|8.||Canon 10D||150 mm||107 mm||75 mm||850 g||500||n||Feb 2003||1,999|
|9.||Canon Rebel||142 mm||99 mm||72 mm||649 g||400||n||Aug 2003||899|
|10.||Canon D30||150 mm||107 mm||75 mm||750 g||540||n||May 2000||2,999|
|11.||Contax N Digital||152 mm||138 mm||80 mm||990 g||100||n||Feb 2002||7,399|
|12.||Nikon D100||144 mm||116 mm||81 mm||780 g||370||n||Feb 2002||1,999|
|13.||Sony A7R IV||129 mm||96 mm||78 mm||665 g||670||Y||Jul 2019||3,499|
|14.||Sony A7R III||127 mm||96 mm||74 mm||650 g||650||Y||Oct 2017||3,199|
|15.||Sony A9||127 mm||96 mm||63 mm||673 g||650||Y||Apr 2017||4,499|
|16.||Sony A7R II||127 mm||96 mm||60 mm||625 g||290||Y||Jun 2015||3,199|
|17.||Sony A7S II||127 mm||96 mm||60 mm||627 g||370||Y||Sep 2015||2,999|
|Notes: Measurements and pricing do not include easily detachable parts, such as add-on or interchangeable lenses or optional viewfinders.|
Any camera decision will naturally be influenced heavily by the price. The retail prices at the time of the camera’s release place the model in the market relative to other models in the producer’s line-up and the competition. The D60 was launched at a somewhat lower price (by 14 percent) than the A7S III, which makes it more attractive for photographers on a tight budget. Normally, street prices remain initially close to the MSRP, but after a couple of months, the first discounts appear. Later in the product cycle and, in particular, when the replacement model is about to appear, further discounting and stock clearance sales often push the camera price considerably down. Then, after the new model is out, very good deals can frequently be found on the pre-owned market.
The size of the imaging sensor is a crucial determinant of image quality. A large sensor will tend to have larger individual pixels that provide better low-light sensitivity, wider dynamic range, and richer color-depth than smaller pixel-units in a sensor of the same technological generation. Further, a large sensor camera will give the photographer additional creative options when using shallow depth-of-field to isolate a subject from its background. On the downside, larger sensors tend to be associated with larger, more expensive camera bodies and lenses.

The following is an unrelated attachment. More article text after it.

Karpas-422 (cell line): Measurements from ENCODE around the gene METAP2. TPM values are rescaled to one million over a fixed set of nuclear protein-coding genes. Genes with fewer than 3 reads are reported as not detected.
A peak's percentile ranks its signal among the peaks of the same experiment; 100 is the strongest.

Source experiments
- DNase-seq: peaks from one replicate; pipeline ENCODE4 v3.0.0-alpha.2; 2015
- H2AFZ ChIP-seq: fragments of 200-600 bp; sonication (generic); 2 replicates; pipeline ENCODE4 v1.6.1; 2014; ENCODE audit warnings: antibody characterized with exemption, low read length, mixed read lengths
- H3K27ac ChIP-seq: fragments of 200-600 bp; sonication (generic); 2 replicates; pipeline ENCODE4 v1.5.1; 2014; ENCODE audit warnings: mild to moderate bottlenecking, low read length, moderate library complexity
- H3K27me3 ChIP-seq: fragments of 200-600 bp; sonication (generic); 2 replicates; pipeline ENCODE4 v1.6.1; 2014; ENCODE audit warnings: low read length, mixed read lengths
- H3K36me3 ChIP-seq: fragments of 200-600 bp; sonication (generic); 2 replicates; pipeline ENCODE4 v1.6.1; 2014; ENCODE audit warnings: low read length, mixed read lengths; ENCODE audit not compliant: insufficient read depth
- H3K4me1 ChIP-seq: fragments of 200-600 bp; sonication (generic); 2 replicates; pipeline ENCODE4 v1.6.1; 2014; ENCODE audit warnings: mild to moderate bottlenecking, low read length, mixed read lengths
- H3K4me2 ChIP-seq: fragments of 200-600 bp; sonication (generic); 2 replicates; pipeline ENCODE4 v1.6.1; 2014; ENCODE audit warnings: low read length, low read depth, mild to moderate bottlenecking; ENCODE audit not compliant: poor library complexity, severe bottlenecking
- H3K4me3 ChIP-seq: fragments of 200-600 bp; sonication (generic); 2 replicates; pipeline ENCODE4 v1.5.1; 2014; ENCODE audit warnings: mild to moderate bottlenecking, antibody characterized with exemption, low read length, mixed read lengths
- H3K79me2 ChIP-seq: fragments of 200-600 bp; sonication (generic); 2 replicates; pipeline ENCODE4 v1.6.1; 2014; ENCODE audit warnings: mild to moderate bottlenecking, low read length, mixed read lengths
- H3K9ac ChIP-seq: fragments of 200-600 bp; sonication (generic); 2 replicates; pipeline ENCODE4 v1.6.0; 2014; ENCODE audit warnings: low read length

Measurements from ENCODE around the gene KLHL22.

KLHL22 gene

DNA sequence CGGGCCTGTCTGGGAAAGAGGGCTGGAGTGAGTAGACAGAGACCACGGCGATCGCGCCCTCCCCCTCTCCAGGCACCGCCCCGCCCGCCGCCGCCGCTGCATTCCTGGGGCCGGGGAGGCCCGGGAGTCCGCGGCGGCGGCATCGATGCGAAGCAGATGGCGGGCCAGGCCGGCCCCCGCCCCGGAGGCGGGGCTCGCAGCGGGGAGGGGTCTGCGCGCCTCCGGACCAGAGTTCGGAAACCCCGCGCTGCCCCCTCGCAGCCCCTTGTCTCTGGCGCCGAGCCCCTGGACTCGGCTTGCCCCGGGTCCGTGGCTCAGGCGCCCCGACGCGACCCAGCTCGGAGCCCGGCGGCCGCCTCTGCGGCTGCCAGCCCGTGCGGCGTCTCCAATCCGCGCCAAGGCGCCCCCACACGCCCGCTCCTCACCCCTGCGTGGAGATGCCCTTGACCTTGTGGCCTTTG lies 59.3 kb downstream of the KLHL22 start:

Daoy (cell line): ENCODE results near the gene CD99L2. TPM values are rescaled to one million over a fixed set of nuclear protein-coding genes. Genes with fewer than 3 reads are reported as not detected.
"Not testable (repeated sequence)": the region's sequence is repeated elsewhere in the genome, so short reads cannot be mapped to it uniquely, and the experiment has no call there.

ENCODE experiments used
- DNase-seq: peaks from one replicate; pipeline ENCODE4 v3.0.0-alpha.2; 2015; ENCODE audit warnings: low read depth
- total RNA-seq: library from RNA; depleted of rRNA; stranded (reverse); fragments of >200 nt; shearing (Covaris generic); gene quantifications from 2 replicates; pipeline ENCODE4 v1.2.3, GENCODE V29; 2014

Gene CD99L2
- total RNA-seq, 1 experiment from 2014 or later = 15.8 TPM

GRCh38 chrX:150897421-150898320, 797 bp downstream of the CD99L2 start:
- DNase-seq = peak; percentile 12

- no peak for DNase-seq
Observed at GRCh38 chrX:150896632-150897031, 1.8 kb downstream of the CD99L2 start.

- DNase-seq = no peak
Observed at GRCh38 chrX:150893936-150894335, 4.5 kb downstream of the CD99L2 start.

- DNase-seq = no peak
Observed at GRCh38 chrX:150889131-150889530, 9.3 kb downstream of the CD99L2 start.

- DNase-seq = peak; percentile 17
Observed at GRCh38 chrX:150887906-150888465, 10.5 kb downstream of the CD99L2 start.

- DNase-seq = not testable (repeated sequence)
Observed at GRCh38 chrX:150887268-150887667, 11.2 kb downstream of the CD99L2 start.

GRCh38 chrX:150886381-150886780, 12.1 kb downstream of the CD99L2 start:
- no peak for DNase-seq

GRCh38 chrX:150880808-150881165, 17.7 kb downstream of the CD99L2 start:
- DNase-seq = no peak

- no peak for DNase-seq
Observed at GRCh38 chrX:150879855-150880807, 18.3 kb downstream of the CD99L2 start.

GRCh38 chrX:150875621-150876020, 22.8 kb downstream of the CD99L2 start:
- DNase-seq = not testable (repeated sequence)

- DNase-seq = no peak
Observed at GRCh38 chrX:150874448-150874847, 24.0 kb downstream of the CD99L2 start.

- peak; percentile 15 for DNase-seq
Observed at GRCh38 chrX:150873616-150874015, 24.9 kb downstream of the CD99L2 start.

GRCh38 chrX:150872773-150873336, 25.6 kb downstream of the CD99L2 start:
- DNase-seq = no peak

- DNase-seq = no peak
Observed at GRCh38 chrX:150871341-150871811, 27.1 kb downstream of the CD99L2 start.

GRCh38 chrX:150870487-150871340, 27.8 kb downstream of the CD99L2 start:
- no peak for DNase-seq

Of the two cameras under consideration, the Canon D60 features an APS-C sensor and the Sony A7S III a full frame sensor. The sensor area in the A7S III is 147 percent bigger. As a result of these sensor size differences, the cameras have a format factor of, respectively, 1.6 and 1.0. Both cameras have a native aspect ratio (sensor width to sensor height) of 3:2.
With 12MP, the A7S III offers a higher resolution than the D60 (6.3MP), but the A7S III nevertheless has larger individual pixels (pixel pitch of 8.40μm versus 7.38μm for the D60) due to its larger sensor. Moreover, the A7S III is a much more recent model (by 18 years and 5 months) than the D60, and its sensor will have benefitted from technological advances during this time that further enhance the light gathering capacity of its pixel-units.